Tuesday, October 24, 2006
Archive of the Now is, on day one, the most significant new site for poetry I’ve seen in well over a year. It is a perfect complement to the Archive of the Then, Andrew Motion’s slick gathering of so much that is kitsch, the Bathos of Britain into which he & his colleagues have dropped a few token gems to dress the dross, with its megalomaniacal “world's premier online collection” claim on its home page. Mostly it’s a shill for hawking some old CDs, containing only two-thirds the number of poets available for free already, and in much greater depth, at PENNsound.. In unmistakable contrast with Motion’s slickness, Archive of the Now simply seems intent on becoming
an online and print repository of recordings, printed texts and manuscripts, focusing on innovative contemporary poetry being written or performed in
What a breath of fresh air! And what resources already in place. The Archive already has in place some materials on the following 44 poets:
For someone who has been complaining, as have I, that I have some difficulty hearing the work of many British authors, this site is a patent & blunt challenge to me to put up or shut up. If I want (need) to listen, it’s right here. In fact, I shall. Roy Fisher’s poems here have already sent me out to find the one lone bookshop in
Is the site perfect? Hardly, but this appears to be mostly because it’s just getting under way. It has, as of this week, 44 poets in contrast with the Archive of the Then’s 133 & PENNsound’s 196.. So the obvious immediate need at Archive of the Now is for more authors. Some of the obvious enough omissions at present include Thomas A. Clark, Lee Harwood, Drew Milne, Tom Pickard, J.H. Prynne, Tom Raworth – Raworth, in fact, can be found on Motion’s site, which is selling a CD of him reading.
Like the Electronic Poetry Center, the British Electronic Poetry Center, Ubuweb, the Academy of American Poets, Modern American Poetry, PENNsound, & even Motion’s slickness, Archive of the Now is part of the new encyclopedic impulse on the web itself, poetry-specific offshoots of the same impulses that lie behind Wikipedia and Google. Further, zines & reading series themselves are beginning to understand the value of same, for example Jacket, How2 & MiPoesias. We stand at the cusp of a period in which an enormous number of resources for the enjoyment & study of poetry over the past century, especially the last half century, are about to explode exponentially. Indeed, we are rapidly approaching the moment when some smart person is going to start pulling together an index of such resources, thus noting, for example, sites concerning Allen Ginsberg (often with sound files) on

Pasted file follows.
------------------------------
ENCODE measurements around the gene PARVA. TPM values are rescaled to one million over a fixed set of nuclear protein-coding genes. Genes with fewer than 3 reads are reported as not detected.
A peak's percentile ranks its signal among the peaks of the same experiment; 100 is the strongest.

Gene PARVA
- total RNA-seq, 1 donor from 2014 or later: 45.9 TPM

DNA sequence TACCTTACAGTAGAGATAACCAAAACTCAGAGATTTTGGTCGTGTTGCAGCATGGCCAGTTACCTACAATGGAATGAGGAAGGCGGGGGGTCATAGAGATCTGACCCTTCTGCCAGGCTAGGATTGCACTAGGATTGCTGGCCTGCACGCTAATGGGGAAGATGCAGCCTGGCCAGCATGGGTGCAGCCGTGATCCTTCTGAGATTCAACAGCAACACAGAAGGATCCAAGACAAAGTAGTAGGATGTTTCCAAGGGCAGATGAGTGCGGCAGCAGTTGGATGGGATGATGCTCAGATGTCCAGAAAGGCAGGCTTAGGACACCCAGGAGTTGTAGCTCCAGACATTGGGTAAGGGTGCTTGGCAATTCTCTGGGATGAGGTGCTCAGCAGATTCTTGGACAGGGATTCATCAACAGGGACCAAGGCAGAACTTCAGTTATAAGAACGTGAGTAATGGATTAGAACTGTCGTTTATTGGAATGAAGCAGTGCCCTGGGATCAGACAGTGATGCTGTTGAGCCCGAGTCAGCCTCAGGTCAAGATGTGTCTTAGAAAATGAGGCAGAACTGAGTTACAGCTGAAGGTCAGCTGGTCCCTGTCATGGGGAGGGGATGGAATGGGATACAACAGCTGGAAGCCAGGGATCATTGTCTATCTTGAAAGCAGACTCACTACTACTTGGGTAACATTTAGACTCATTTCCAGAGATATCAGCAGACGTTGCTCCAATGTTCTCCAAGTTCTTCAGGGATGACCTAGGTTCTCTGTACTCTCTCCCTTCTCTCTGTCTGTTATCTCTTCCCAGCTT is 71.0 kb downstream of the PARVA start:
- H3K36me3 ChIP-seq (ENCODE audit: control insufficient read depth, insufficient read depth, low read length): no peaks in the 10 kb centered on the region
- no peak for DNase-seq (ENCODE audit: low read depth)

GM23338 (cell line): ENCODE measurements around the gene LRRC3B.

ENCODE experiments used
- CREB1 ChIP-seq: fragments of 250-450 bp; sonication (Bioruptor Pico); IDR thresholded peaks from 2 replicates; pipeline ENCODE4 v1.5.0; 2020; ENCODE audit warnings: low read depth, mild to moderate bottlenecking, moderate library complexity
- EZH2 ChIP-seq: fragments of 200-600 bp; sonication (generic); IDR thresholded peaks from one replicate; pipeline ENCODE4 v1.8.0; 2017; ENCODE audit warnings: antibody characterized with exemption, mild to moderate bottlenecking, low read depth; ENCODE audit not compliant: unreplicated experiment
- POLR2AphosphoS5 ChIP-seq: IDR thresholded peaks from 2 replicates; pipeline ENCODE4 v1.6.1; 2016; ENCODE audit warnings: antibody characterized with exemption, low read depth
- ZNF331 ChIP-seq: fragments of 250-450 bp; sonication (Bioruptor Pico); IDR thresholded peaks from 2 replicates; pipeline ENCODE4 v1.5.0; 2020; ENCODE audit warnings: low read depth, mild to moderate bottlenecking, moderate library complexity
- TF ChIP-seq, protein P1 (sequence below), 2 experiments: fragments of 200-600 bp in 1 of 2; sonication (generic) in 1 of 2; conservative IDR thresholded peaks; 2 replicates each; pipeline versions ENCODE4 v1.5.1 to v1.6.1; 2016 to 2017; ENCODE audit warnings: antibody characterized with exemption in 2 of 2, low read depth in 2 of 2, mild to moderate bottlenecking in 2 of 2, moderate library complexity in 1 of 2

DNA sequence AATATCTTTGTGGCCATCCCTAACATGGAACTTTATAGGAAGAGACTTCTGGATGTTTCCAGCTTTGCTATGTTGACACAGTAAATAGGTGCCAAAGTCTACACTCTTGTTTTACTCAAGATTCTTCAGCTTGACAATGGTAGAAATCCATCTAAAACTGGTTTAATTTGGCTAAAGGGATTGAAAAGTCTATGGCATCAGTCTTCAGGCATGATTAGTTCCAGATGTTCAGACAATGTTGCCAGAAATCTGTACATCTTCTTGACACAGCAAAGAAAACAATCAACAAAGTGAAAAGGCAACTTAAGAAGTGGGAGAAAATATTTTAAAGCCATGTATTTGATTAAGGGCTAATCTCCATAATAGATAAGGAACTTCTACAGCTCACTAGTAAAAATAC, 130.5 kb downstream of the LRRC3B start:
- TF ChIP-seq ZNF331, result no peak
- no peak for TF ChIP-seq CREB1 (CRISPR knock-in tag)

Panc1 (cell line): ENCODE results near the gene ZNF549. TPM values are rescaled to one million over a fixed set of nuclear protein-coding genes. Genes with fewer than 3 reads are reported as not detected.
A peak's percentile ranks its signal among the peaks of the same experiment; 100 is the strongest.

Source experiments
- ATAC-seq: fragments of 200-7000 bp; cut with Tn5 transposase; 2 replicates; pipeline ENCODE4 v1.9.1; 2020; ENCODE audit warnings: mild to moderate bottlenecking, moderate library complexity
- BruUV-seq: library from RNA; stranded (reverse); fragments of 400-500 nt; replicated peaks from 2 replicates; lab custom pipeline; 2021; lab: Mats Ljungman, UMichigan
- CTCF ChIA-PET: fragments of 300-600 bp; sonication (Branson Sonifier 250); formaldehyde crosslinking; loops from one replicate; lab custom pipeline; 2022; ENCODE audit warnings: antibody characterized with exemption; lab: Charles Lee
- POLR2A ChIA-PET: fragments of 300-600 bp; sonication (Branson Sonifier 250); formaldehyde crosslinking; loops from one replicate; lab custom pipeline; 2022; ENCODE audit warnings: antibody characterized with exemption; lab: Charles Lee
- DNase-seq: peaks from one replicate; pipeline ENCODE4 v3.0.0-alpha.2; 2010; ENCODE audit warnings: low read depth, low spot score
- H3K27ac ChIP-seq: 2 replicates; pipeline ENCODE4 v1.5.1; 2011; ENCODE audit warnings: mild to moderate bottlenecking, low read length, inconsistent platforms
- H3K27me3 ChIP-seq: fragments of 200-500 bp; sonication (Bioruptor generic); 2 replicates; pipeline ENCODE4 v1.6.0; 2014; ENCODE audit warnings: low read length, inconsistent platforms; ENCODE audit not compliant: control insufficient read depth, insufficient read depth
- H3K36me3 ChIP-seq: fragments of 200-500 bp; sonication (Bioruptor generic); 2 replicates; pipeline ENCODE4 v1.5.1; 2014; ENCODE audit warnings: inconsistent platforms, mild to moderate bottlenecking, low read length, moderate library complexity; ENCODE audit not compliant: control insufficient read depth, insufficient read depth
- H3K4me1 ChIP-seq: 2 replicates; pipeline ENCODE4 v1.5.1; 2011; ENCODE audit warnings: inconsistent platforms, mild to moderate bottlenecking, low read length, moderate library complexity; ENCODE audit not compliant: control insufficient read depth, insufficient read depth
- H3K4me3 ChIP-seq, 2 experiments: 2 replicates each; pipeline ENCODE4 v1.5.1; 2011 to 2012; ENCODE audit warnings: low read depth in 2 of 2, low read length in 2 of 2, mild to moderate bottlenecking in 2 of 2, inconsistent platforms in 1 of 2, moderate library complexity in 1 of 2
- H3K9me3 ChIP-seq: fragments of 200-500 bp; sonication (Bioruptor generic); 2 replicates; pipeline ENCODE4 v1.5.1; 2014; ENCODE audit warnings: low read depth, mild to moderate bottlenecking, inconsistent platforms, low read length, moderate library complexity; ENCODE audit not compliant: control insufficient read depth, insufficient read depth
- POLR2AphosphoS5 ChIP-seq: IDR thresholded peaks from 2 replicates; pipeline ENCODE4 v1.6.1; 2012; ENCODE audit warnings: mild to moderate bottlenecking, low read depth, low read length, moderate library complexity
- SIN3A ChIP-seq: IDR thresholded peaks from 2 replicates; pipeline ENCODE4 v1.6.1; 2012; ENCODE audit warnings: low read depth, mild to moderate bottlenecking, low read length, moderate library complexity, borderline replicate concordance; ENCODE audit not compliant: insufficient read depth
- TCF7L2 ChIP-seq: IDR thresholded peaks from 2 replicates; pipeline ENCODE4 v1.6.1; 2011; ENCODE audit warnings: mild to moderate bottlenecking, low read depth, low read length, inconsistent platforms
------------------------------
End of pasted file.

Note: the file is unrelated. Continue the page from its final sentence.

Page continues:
Not to mention Ginsberg’s own home site. Just multiply that level of detail for each of the 10,000-plus English language poets now publishing – not to mention those who, like Ginsberg, have come & gone before – and you begin to get a sense of simply the scale of what is out there already. And what should be out there (and will be, soon enough).
Thus, to Andrea Brady, who appears to have done the bulk of the work in getting Archive of the Now up & running, we can only say welcome & huzzah. May the project live long & prosper.